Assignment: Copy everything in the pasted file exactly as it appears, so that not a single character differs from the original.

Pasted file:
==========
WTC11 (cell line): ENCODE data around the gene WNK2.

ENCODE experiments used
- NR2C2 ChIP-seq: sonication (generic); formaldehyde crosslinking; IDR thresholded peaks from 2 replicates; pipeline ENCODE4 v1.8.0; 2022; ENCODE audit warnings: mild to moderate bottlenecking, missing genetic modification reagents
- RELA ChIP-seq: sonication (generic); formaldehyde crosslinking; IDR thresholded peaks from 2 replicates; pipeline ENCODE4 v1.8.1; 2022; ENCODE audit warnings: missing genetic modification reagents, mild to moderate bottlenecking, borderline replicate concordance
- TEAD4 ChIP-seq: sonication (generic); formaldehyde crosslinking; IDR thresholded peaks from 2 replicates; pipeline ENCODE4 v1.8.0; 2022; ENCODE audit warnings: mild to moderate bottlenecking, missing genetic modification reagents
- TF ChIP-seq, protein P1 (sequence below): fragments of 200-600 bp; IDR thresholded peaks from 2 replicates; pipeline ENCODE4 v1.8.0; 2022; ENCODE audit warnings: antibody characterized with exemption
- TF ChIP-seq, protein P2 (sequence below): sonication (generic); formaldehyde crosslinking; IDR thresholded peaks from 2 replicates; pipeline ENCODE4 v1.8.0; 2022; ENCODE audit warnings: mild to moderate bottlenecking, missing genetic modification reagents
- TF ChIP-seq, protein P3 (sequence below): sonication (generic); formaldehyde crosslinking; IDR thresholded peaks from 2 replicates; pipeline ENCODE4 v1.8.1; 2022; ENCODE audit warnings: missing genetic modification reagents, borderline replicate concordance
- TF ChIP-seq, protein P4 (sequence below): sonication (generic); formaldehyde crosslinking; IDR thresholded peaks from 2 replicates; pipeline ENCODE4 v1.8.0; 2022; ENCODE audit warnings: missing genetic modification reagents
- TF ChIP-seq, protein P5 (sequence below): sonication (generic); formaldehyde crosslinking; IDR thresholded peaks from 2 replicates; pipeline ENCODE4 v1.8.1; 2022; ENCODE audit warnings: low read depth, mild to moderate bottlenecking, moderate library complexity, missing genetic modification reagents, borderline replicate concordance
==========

WTC11 (cell line): ENCODE data around the gene WNK2.

ENCODE experiments used
- NR2C2 ChIP-seq: sonication (generic); formaldehyde crosslinking; IDR thresholded peaks from 2 replicates; pipeline ENCODE4 v1.8.0; 2022; ENCODE audit warnings: mild to moderate bottlenecking, missing genetic modification reagents
- RELA ChIP-seq: sonication (generic); formaldehyde crosslinking; IDR thresholded peaks from 2 replicates; pipeline ENCODE4 v1.8.1; 2022; ENCODE audit warnings: missing genetic modification reagents, mild to moderate bottlenecking, borderline replicate concordance
- TEAD4 ChIP-seq: sonication (generic); formaldehyde crosslinking; IDR thresholded peaks from 2 replicates; pipeline ENCODE4 v1.8.0; 2022; ENCODE audit warnings: mild to moderate bottlenecking, missing genetic modification reagents
- TF ChIP-seq, protein P1 (sequence below): fragments of 200-600 bp; IDR thresholded peaks from 2 replicates; pipeline ENCODE4 v1.8.0; 2022; ENCODE audit warnings: antibody characterized with exemption
- TF ChIP-seq, protein P2 (sequence below): sonication (generic); formaldehyde crosslinking; IDR thresholded peaks from 2 replicates; pipeline ENCODE4 v1.8.0; 2022; ENCODE audit warnings: mild to moderate bottlenecking, missing genetic modification reagents
- TF ChIP-seq, protein P3 (sequence below): sonication (generic); formaldehyde crosslinking; IDR thresholded peaks from 2 replicates; pipeline ENCODE4 v1.8.1; 2022; ENCODE audit warnings: missing genetic modification reagents, borderline replicate concordance
- TF ChIP-seq, protein P4 (sequence below): sonication (generic); formaldehyde crosslinking; IDR thresholded peaks from 2 replicates; pipeline ENCODE4 v1.8.0; 2022; ENCODE audit warnings: missing genetic modification reagents
- TF ChIP-seq, protein P5 (sequence below): sonication (generic); formaldehyde crosslinking; IDR thresholded peaks from 2 replicates; pipeline ENCODE4 v1.8.1; 2022; ENCODE audit warnings: low read depth, mild to moderate bottlenecking, moderate library complexity, missing genetic modification reagents, borderline replicate concordance